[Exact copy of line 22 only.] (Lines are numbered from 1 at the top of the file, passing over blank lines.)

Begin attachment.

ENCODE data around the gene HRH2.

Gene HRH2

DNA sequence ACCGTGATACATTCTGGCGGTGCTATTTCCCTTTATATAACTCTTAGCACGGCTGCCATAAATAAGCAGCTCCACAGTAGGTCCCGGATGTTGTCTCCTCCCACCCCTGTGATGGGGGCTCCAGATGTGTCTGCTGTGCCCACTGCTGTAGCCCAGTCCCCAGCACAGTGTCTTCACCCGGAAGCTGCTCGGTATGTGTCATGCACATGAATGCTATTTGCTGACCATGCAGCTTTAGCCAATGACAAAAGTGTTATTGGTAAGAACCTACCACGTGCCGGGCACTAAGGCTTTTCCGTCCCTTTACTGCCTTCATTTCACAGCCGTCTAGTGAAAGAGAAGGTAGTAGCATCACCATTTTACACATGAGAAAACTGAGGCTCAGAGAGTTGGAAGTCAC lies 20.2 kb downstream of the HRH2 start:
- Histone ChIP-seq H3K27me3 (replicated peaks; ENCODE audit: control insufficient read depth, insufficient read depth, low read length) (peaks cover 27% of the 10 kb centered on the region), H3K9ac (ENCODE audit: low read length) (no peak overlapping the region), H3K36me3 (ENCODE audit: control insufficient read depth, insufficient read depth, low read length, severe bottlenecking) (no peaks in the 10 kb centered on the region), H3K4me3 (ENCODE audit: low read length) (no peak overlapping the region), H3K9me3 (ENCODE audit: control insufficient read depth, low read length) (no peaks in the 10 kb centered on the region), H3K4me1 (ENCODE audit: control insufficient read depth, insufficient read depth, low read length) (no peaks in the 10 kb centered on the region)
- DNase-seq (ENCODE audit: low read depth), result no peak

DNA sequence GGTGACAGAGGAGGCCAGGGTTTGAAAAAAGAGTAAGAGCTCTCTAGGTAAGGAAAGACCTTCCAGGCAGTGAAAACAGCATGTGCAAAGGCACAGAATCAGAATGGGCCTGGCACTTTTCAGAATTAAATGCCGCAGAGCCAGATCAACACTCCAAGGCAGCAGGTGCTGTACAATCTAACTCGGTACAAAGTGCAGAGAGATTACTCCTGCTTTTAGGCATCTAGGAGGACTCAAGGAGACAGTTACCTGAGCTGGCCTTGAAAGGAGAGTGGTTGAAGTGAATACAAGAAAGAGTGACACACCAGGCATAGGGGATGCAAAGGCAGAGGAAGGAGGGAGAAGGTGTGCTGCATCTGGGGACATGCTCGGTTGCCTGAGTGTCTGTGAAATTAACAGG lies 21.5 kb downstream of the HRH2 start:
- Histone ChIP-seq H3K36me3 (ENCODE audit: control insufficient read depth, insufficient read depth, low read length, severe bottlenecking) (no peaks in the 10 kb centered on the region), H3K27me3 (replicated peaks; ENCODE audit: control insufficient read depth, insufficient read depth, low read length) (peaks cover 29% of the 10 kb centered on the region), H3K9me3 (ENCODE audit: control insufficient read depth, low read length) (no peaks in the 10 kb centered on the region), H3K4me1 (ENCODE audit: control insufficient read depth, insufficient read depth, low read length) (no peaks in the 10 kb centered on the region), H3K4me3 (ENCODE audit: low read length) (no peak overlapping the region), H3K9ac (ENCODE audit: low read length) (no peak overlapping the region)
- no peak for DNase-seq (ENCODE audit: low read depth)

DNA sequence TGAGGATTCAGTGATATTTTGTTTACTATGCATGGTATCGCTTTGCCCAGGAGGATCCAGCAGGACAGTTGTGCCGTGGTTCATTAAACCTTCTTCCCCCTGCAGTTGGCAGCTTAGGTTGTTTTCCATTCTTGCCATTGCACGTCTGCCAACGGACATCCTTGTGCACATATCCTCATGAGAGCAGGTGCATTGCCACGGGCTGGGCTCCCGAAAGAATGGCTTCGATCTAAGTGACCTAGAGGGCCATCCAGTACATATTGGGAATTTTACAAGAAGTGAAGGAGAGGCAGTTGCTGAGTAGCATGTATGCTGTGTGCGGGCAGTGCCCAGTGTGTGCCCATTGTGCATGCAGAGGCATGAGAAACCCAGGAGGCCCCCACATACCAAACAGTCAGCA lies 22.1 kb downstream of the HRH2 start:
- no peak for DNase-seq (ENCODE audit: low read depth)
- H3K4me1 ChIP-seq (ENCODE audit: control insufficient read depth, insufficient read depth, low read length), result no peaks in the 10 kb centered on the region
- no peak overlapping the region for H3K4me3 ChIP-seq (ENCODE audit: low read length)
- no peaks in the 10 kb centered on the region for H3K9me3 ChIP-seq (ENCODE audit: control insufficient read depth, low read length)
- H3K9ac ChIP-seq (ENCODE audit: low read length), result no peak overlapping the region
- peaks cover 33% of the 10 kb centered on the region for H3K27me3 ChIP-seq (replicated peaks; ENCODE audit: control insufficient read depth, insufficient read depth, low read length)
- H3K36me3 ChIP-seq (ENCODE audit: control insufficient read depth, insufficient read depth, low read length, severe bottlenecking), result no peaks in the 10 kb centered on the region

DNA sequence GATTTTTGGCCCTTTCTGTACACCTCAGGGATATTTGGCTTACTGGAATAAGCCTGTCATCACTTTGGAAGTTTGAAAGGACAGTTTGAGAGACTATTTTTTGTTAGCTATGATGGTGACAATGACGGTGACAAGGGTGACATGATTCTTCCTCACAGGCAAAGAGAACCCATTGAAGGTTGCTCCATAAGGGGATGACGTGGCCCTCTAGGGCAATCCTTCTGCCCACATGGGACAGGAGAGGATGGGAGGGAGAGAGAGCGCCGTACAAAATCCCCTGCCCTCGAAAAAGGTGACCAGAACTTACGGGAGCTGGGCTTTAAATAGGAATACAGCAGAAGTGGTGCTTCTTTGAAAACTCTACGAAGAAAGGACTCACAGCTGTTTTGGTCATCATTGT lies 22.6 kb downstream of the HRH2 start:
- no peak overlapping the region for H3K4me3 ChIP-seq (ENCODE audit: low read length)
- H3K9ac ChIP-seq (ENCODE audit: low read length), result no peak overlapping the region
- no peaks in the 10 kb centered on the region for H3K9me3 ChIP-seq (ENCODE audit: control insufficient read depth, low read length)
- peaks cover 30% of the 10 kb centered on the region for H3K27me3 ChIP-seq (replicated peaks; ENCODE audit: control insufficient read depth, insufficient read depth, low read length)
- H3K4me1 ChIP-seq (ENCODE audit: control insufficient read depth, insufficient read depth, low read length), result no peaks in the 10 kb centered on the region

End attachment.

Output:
- H3K4me1 ChIP-seq (ENCODE audit: control insufficient read depth, insufficient read depth, low read length), result no peaks in the 10 kb centered on the region